Breda O’Brien: Advice from a trusted parish priest called Pope Francis

‘The pope’s apostolic exhortation is a practical document with immense pastoral experience behind it, and decades of knowing families’

Pope Francis returned from a visit to the Greek island of Lesbos on April 16th, taking 12 Syrian refugees with him as a 'gesture of welcome' amidst what he called 'the greatest humanitarian catastrophe since World War Two' Video: Reuters

 

Early on in his papacy, Pope Francis visited St Anna, a small Augustinian church where the few hundred personnel who live and work in the Vatican attend mass. Afterwards, he stood outside greeting people, shaking their hands and smiling at children.

You could see the same happening outside many parish churches every weekend, but as John L Allen Jr, the veteran Vatican reporter pointed out, it’s not exactly usual behaviour for the Pope.

The Italian newspapers immediately dubbed Francis “the world’s parish priest”. It is a useful lens through which to view the apostolic exhortation, Amoris Laetitia (On Love in the Family).

This is a particular kind of parish priest, of course, one completely orthodox but utterly aware of and compassionate towards human frailty. The kind of priest who is a bit garrulous, prone to re-telling anecdotes, but is nobody’s fool.

This kind of priest knows his parishioners and is much loved, comfortable with everyone from grannies to small children, and just as likely to be seen having a cup of coffee with the local atheist as with a member of the Legion of Mary.

The only thing that really angers him is injustice, as when the poor are left behind or abused by an uncaring system.

Recurring words

This is a practical document with immense pastoral experience behind it, and decades of knowing families – both ones that are working well and ones that are in trouble.

You see it in sentences such as this: “In many cases, parents come home exhausted, not wanting to talk, and many families no longer even share a common meal. Distractions abound, including an addiction to television.” You can hear Francis’s insights from listening to families over decades.

To reduce this exhortation to the question of communion for the divorced and remarried is to miss about 98 per cent of its scope.

You get the sense Francis is ruefully aware that people will dig into this document in search of controversies.

“I do not recommend a rushed reading of the text,” he says. “The greatest benefit, for families themselves and for those engaged in the family apostolate, will come if each part is read patiently and carefully, or if attention is paid to the parts dealing with their specific needs.”

In a world of hashtags, headlines and soundbites, his plea is unlikely to be heard. Most people are unlikely to read it. A shame, because there is so much in it of value.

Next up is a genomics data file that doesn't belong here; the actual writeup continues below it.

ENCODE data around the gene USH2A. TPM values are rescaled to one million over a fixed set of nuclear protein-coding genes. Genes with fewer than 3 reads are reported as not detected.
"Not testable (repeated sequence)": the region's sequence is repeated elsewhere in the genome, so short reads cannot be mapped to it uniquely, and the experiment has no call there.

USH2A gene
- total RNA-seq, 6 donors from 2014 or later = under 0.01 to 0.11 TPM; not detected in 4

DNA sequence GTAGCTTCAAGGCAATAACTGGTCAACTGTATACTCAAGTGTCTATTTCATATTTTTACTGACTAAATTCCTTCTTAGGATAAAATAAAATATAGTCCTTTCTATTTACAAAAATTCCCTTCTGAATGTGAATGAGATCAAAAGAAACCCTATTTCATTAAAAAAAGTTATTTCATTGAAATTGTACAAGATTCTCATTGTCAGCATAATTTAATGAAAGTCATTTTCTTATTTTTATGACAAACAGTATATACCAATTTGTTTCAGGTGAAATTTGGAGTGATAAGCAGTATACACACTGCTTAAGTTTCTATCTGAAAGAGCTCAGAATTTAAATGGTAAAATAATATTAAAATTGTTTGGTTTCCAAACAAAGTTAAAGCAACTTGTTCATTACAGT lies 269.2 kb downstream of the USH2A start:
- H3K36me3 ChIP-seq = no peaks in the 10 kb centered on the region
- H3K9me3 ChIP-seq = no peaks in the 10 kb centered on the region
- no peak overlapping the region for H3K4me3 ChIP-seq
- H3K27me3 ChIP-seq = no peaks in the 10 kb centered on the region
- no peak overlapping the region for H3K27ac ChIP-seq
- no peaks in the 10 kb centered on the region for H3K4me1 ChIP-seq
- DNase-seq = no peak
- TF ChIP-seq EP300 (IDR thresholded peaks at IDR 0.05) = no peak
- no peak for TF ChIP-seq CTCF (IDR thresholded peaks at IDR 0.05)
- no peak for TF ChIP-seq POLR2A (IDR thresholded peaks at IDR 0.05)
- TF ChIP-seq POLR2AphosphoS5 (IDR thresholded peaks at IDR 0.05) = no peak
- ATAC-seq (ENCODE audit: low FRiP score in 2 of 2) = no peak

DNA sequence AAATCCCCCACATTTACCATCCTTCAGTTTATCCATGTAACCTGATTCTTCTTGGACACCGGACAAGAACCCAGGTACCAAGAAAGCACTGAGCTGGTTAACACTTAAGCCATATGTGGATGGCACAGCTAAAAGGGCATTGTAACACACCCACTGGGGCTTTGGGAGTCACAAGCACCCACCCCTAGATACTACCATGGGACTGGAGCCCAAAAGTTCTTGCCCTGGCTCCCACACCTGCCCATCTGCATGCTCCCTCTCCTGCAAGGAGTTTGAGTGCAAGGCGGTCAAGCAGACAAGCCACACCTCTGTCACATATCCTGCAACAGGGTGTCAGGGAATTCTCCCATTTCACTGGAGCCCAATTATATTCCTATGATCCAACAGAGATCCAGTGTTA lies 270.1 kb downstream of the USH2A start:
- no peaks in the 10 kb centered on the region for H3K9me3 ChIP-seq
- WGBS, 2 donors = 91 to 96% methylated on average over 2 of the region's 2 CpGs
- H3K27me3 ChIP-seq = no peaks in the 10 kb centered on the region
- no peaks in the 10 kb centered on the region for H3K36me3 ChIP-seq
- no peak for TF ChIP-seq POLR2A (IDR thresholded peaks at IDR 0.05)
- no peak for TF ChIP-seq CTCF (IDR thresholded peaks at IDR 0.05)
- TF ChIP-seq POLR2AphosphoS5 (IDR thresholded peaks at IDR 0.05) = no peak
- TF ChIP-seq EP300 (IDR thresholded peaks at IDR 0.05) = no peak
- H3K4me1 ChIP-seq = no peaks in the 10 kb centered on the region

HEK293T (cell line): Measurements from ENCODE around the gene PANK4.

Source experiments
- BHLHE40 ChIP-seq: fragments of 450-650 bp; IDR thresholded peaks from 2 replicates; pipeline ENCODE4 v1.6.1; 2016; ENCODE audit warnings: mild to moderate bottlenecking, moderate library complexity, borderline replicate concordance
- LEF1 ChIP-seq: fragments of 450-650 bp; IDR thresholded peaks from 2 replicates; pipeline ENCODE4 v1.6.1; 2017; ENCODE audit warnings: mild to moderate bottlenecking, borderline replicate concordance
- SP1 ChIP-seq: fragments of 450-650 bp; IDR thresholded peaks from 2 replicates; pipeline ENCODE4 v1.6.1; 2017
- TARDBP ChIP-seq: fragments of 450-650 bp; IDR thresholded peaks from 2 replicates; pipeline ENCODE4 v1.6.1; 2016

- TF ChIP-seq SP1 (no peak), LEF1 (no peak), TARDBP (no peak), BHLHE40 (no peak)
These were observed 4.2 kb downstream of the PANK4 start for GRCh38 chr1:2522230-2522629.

If you have ever been to a Christian wedding, you have probably heard the famous “Love is . . . ” chapter from the First Letter to the Corinthians. Francis takes a passage that has become hackneyed through overuse and explains it again in a way that is fresh, practical and very beautiful.

Some have charged Francis with undermining marriage because he does not explicitly rule out giving communion to people in what he calls ‘irregular unions’, although neither does he endorse it.

What he does is advance in a clear way standard Catholic teaching: while something may be objectively wrong, the degree of personal culpability may vary.

This is far from giving an open invitation for people in what are called “irregular unions” to return to receiving the Eucharist. Rather, it is an invitation to engage in a process of discernment with a confessor.

Wise counsel

Without that kind of relationship with a confessor, couples are likely either to assume they have every right to receive communion, or feel that not only can they not receive communion, but that they are not welcome in their parish, which has never been the case.

When Francis tells pastors that they should pray briefly with families when they visit them, some will squirm – they never visit families.

None of what the pope proposes will work either for couples who are Catholic in name only, or for parishes that are more like service stations than communities where parishioners are really known and helped.

On Love in the Family represents no huge change in the teachings of the church. Rather, it is another iteration of a key theme of this papacy: the idea of accompanying people with compassion as they struggle, and offering not harsh judgement but mercy. and the chance to turn their lives around.

Just like a wise, much-loved parish priest would do, in fact.

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